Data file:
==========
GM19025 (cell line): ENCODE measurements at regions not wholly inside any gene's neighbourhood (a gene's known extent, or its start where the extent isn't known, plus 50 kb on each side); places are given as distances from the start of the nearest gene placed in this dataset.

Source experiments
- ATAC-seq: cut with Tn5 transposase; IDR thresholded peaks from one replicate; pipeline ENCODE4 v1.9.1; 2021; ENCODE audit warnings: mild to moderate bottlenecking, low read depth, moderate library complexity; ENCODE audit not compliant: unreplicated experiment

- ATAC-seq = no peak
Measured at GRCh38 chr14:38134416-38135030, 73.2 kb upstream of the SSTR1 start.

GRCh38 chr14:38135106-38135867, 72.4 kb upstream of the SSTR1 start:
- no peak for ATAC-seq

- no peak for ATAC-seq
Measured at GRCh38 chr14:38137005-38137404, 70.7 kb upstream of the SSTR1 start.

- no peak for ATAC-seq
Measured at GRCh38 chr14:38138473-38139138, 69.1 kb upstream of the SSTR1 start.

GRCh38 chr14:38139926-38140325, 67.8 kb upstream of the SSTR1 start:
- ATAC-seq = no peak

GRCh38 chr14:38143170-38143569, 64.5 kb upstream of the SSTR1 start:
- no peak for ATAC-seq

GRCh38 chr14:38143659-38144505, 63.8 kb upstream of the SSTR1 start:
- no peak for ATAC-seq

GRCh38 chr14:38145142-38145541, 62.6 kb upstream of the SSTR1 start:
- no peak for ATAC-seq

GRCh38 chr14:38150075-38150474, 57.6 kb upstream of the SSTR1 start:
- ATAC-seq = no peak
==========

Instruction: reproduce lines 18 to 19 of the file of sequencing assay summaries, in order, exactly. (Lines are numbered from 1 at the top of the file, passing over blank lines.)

GRCh38 chr14:38145142-38145541, 62.6 kb upstream of the SSTR1 start:
- no peak for ATAC-seq